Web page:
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Old 12th June 2013, 01:41   #4  |  Link
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all the next gen gpu(for example:nvidia maxwell) will include a h.265 decoder/encoder.
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Old 12th June 2013, 03:42   #5  |  Link
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all the next gen gpu(for example:nvidia maxwell) will include a h.265 decoder/encoder.
btw where did you get the info?
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Old 12th June 2013, 07:17   #6  |  Link
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Blu-ray 4K is still going to be H.264
Are you talking about "mastered in 4k" or some futuristic Blu-ray product?

I can't imagine why HEVC wouldn't be used for 4K / 8K footage. Variable block sizes used in HEVC would mean 4K and 8K footage would look vastly superior when compared to H.264.

Can somebody shed some light on this?
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Old 12th June 2013, 14:15   #7  |  Link
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I wonder why x264 folks hasn't shown any interest in HEVC. Are they going to making HEVC leverage some of their work in x264?
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Old 12th June 2013, 14:50   #8  |  Link
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Maybe they just haven't made their interest public?

Also, even if they are working on an h265 implementation in the background, you can't be sure it will be free and/or open-source. The current main dev joined the existing open-source x264 project as a student IIRC, so he might now want to make more money with his experience. Of course getting an x264-grade implementation that is available through multiple licenses (one being open/free) would be awesome, but that's not for us to decide.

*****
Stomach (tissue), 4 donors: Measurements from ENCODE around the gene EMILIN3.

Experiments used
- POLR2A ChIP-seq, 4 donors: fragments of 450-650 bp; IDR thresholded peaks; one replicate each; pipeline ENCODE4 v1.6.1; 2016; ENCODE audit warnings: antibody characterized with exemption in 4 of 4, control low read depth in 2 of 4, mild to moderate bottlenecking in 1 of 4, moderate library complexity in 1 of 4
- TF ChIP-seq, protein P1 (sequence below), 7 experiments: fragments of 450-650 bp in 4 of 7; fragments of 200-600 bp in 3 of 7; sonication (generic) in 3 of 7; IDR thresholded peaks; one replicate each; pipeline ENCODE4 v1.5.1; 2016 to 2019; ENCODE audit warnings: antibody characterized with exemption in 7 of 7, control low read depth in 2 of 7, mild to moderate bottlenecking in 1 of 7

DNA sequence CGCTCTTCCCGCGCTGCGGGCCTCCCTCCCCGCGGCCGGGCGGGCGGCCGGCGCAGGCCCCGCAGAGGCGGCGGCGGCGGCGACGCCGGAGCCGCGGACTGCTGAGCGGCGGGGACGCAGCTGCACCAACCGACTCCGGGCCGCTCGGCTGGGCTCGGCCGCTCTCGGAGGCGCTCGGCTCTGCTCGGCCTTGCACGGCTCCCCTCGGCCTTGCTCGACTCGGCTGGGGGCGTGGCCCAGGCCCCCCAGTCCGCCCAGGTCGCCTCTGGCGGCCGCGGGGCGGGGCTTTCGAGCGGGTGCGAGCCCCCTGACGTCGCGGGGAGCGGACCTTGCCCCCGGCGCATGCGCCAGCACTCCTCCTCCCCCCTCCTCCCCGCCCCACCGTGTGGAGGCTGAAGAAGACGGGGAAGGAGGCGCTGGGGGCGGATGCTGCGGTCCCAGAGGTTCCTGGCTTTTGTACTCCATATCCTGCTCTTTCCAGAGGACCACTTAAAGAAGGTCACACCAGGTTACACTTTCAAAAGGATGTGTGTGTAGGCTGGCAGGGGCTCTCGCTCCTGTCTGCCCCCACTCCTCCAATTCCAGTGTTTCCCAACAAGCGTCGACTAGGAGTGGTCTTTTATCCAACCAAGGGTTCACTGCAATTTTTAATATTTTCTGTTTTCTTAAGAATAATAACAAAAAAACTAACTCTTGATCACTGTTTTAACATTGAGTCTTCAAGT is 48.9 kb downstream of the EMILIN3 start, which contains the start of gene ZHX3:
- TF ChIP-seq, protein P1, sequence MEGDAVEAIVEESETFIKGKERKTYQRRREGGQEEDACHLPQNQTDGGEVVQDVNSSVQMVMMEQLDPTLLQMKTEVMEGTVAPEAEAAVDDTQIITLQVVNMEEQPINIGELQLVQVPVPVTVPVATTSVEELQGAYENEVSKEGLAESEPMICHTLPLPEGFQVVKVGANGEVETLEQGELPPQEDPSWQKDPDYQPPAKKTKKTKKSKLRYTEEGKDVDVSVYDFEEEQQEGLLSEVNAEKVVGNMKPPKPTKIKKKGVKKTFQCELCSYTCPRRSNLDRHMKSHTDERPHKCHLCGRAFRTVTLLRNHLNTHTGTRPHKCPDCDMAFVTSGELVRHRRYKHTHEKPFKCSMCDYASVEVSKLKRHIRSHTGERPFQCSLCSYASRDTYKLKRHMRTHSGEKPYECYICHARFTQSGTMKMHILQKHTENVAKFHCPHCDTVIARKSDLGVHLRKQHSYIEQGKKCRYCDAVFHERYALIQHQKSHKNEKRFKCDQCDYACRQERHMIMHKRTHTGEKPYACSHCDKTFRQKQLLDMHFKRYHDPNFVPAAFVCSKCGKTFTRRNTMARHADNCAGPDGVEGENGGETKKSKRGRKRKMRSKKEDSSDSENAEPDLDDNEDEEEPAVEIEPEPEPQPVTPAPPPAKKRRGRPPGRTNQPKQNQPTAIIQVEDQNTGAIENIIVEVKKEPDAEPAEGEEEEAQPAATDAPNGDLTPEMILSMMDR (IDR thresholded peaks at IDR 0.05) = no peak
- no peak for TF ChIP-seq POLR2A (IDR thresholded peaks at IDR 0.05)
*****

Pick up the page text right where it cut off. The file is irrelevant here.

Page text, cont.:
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Old 12th June 2013, 15:19   #9  |  Link
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Variable block sizes and blocks up to 64x64 (I think, correct me if I'm wrong) and other features give HEVC way more flexibility than H.264. If x264's methods are ported to HEVC then it won't be a state-of-the-art encoder because HEVC gives so much more freedom than H.264.
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Old 12th June 2013, 18:46   #10  |  Link
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It seems that Mainconcept SDK with HEVC encoding support is also out.
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Old 13th June 2013, 00:33   #11  |  Link
thebombzen
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Quote:
Originally Posted by qyot27 View Post
I can't comment on the rest of it, but
x264 appeared some time in (late?) 2004, didn't start getting a lot of attention until 2005
That's about 2-ish years since H.264 was released, so should we expect about two years for a good free & open-source HEVC encoder, if at all? Sooner?
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Old 13th June 2013, 03:03   #12  |  Link
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While on Wikipedia it says that many companies are now putting their feet forward in the HEVC market, does anyone have an estimation for free and open-source (BSD, (L)GPL, etc.) decoders or encoders?
You mean other than HM which is both free and open source?